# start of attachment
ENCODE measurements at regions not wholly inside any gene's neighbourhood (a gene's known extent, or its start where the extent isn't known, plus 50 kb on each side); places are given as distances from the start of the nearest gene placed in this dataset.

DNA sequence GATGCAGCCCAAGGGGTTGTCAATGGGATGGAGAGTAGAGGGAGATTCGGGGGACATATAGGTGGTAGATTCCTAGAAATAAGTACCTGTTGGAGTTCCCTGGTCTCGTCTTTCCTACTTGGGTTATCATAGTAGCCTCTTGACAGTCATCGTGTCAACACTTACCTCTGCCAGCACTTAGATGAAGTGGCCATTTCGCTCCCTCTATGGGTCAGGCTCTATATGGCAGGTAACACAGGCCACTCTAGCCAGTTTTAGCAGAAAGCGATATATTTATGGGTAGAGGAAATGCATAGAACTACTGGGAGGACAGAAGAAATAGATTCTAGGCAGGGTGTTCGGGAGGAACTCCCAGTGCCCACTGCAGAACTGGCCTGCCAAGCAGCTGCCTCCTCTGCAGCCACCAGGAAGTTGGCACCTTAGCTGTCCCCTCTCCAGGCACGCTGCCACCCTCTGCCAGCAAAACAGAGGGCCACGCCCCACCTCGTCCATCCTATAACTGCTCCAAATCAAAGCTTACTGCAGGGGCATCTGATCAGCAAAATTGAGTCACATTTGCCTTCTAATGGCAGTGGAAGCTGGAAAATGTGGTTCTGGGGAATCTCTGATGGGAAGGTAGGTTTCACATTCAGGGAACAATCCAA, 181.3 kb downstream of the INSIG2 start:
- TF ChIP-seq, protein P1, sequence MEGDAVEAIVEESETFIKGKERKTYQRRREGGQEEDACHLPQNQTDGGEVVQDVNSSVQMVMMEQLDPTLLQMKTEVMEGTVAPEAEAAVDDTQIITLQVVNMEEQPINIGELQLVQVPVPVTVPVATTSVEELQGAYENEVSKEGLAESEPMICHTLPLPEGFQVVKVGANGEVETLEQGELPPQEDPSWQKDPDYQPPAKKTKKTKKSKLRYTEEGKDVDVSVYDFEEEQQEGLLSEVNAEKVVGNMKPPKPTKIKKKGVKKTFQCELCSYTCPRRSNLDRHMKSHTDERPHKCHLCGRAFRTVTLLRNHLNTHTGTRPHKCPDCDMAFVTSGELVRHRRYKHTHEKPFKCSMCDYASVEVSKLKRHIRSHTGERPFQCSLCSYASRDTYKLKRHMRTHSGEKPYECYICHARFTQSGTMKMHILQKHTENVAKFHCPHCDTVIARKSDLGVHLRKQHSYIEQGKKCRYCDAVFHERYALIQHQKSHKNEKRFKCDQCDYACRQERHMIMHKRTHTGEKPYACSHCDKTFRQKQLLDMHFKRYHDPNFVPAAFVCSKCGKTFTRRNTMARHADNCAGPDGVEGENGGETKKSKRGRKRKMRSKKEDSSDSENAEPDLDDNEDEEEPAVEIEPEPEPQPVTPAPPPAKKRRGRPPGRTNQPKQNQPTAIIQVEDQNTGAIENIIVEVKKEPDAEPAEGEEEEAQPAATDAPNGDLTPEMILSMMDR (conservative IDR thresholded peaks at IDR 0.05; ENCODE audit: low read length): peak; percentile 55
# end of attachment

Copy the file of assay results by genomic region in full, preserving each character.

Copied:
ENCODE measurements at regions not wholly inside any gene's neighbourhood (a gene's known extent, or its start where the extent isn't known, plus 50 kb on each side); places are given as distances from the start of the nearest gene placed in this dataset.

DNA sequence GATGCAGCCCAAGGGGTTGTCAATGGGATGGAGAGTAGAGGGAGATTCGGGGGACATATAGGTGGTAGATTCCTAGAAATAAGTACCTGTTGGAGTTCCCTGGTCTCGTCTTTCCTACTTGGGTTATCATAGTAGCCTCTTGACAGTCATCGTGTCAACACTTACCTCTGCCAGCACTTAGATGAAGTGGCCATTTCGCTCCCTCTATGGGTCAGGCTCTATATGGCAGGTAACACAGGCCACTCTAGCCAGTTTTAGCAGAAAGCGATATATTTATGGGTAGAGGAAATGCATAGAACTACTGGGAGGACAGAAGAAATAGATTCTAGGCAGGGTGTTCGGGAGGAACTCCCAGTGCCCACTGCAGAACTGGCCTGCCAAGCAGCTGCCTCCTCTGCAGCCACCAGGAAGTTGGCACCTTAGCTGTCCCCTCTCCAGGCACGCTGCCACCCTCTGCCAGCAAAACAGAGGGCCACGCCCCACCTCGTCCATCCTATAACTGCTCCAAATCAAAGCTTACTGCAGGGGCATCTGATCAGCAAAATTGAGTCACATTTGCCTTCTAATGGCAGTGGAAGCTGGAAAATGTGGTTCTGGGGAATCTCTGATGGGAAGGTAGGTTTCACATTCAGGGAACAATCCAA, 181.3 kb downstream of the INSIG2 start:
- TF ChIP-seq, protein P1, sequence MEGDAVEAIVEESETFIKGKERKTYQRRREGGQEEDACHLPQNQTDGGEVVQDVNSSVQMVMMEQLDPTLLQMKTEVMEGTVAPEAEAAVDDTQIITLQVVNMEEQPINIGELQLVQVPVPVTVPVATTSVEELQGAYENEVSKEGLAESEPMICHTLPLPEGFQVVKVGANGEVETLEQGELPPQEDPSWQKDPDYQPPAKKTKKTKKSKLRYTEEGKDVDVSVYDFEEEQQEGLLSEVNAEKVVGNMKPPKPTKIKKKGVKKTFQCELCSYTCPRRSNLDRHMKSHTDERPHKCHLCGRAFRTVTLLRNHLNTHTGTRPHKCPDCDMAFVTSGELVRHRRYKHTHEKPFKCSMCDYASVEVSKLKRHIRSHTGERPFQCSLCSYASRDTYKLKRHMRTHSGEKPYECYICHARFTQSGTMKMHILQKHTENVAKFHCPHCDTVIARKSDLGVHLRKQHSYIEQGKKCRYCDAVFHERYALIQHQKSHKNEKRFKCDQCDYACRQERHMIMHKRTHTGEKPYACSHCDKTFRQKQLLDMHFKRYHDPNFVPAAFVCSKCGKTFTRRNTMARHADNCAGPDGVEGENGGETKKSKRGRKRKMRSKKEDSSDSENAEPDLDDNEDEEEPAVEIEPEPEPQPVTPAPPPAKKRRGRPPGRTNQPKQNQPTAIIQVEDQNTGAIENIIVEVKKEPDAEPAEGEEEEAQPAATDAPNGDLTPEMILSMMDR (conservative IDR thresholded peaks at IDR 0.05; ENCODE audit: low read length): peak; percentile 55